We might like to think of ourselves as this sort or that sort of person, but the fact is that most people are not going to be faced with a choice like killing one to save five, and we simply cannot begin to imagine what it would be like. We might try to give the question serious thought and try to answer it, but in most cases the answer has no basis in reality. On a practical level asking this question is pointless and tells us nothing. Most of us don't know and will never know if we are capable of fighting let alone killing. Apropos this point, anecdote tells us that even in war most soldiers don't shoot to kill. There's quite a good summary of this phenomenon in Psychology of Killing (from a website on adding reality to writing military science fiction). My favourite statistic being that, in Vietnam the US infantry fired 52,000 bullets for every enemy killed!


Although the word 'moral' is attached to a variety other concepts, in most cases the word could be dropped with no loss of clarity. We face issues, dilemmas, and imperatives where we have to decide how to behave. Prefixing 'moral' to these concepts only muddies the water. I suspect that the presence of the word 'moral' causes so much confusion that it stymies any useful discussion. Also using extremes to gauge our values skews things. Most of the time the question is about whether or not a course of behaviour is acceptable and to whom.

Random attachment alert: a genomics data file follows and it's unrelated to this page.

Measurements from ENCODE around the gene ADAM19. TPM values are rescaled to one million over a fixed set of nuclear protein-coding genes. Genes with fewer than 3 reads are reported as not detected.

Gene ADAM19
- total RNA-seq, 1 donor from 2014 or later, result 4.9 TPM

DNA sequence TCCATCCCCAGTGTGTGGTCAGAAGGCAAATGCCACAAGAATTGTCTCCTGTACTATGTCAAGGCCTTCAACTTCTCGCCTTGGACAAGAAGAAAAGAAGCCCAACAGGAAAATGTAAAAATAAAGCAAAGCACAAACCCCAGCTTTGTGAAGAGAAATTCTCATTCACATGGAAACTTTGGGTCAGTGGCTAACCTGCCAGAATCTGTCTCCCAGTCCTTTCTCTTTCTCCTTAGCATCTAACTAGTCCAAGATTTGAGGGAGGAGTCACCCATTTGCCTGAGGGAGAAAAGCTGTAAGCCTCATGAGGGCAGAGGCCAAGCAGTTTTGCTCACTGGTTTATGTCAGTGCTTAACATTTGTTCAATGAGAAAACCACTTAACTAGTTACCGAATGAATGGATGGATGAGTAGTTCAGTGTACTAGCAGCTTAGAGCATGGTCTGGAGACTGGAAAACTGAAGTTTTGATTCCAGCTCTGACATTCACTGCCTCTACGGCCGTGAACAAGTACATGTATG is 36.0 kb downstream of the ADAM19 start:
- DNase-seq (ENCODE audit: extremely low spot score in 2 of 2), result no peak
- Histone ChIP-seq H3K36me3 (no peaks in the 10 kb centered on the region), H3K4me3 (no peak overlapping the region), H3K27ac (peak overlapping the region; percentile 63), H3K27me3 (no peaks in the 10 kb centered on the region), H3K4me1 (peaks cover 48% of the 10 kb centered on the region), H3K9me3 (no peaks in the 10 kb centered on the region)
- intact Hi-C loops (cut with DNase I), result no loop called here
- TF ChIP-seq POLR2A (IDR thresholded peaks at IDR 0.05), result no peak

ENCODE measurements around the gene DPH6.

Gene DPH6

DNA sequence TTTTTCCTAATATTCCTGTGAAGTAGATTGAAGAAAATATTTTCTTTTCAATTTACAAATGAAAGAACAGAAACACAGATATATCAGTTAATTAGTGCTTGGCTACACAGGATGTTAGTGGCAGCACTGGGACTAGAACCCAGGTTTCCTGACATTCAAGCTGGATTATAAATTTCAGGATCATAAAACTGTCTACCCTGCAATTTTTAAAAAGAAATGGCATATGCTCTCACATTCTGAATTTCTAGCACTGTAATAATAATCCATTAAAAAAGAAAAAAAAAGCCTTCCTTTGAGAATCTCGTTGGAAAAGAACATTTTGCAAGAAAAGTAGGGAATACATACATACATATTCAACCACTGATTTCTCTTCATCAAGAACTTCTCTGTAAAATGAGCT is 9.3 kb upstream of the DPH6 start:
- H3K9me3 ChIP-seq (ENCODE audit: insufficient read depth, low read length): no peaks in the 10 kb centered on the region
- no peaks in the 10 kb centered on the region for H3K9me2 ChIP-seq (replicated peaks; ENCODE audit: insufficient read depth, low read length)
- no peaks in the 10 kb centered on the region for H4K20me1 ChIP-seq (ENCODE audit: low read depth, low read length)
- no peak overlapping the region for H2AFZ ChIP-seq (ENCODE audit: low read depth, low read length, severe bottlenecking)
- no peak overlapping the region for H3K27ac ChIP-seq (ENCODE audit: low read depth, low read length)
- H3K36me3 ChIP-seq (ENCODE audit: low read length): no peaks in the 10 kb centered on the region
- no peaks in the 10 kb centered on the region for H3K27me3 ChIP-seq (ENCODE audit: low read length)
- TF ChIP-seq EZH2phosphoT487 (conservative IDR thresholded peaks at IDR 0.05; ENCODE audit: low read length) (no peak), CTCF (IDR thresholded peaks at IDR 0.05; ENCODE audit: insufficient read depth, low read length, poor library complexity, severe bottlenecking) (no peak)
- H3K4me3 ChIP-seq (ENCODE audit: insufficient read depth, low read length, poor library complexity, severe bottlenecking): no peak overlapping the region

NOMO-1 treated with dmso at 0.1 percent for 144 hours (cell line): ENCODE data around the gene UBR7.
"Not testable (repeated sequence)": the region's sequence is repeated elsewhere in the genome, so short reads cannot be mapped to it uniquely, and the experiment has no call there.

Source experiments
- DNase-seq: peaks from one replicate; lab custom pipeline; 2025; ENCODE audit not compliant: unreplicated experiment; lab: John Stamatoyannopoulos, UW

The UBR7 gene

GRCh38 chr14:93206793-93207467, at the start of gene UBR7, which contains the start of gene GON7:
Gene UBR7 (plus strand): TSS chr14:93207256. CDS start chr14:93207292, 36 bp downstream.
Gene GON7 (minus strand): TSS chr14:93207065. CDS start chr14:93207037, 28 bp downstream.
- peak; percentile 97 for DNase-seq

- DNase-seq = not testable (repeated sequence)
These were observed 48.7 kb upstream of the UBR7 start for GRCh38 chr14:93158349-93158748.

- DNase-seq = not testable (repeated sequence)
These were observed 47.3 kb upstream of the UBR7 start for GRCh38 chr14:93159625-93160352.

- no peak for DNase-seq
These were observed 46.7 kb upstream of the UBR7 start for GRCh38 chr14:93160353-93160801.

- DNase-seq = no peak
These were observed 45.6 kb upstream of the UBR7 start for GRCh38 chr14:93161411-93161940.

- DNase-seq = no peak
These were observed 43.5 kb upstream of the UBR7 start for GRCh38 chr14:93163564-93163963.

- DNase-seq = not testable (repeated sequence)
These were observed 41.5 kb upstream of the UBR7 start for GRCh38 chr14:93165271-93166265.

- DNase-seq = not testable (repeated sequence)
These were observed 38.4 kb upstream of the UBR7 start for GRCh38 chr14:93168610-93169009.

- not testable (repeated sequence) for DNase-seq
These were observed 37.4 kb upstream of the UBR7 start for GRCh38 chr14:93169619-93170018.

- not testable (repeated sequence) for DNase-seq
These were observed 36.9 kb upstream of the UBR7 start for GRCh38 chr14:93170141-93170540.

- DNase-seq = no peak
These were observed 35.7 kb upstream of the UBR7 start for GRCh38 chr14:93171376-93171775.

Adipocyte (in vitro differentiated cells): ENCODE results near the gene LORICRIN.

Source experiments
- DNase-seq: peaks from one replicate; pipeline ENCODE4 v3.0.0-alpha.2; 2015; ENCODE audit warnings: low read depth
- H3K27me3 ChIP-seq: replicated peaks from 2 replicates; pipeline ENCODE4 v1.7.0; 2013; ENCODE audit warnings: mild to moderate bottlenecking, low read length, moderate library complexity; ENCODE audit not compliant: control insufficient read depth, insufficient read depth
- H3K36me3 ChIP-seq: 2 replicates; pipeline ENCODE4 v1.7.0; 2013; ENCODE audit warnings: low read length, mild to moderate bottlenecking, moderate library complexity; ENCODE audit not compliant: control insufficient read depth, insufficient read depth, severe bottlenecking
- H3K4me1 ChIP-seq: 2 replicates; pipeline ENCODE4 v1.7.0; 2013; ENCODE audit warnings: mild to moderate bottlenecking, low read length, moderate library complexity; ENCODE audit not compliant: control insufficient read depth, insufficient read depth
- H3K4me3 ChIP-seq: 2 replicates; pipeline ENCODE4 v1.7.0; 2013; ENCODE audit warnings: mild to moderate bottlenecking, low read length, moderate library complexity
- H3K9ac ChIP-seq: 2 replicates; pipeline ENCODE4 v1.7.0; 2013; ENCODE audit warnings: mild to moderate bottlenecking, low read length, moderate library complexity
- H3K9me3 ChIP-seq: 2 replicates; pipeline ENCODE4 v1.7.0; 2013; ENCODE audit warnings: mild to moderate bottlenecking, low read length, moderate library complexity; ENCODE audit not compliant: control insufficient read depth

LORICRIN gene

As a general principle we value life. Why we value life is actually less important than the fact that we do. There are obvious situations where taking life is broadly acceptable. Self-defence is pretty universal - it's acceptable (though not with consequence) to kill someone if they are trying to kill us. Most of us accept that the principle of self-defence extends to the defence of our community and our nation. So police and soldiers are allowed to kill under certain conditions. There are other areas where the value of life creates conflict, for example abortion. Is killing an embryo the same as killing a person? Some argue it is and some not, but in frameworks that are often unrelated. Similarly for killing animals. For some this presents no dilemma at all. For others it is never acceptable. The unenviable task of weighing these arguments is currently vested in executive and the judicial branches of government, though this authority is contested and challenged in many ways. Changes in values are a constant hazard for decision makers.